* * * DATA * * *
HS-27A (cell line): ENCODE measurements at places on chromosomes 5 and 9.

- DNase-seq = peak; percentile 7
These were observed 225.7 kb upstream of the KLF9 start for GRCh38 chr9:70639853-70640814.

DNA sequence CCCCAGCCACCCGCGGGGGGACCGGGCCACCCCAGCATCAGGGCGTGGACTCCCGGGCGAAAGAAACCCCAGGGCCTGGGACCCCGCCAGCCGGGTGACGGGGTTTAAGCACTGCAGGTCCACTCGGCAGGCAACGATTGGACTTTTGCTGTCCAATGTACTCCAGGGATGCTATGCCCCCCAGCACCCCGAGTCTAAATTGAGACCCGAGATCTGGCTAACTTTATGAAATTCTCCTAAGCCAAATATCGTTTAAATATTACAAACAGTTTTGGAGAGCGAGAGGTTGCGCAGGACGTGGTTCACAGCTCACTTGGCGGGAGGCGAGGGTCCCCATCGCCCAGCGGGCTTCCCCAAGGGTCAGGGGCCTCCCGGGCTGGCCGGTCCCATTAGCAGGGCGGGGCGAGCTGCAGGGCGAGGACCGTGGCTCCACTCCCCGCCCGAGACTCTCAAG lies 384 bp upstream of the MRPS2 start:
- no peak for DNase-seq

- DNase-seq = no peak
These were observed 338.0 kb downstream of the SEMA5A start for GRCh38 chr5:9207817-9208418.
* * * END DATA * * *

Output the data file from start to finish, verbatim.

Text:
HS-27A (cell line): ENCODE measurements at places on chromosomes 5 and 9.

- DNase-seq = peak; percentile 7
These were observed 225.7 kb upstream of the KLF9 start for GRCh38 chr9:70639853-70640814.

DNA sequence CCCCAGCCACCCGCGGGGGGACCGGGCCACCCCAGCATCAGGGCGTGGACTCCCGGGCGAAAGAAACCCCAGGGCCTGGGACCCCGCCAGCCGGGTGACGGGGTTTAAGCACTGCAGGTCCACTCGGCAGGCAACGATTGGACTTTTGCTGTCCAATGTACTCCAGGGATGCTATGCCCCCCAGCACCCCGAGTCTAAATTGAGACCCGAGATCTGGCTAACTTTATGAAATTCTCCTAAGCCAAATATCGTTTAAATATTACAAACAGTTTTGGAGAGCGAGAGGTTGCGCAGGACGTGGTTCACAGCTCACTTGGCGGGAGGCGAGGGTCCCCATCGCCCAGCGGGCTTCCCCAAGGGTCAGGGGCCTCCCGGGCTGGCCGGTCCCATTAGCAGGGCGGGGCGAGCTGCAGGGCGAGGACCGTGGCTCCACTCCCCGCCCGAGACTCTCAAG lies 384 bp upstream of the MRPS2 start:
- no peak for DNase-seq

- DNase-seq = no peak
These were observed 338.0 kb downstream of the SEMA5A start for GRCh38 chr5:9207817-9208418.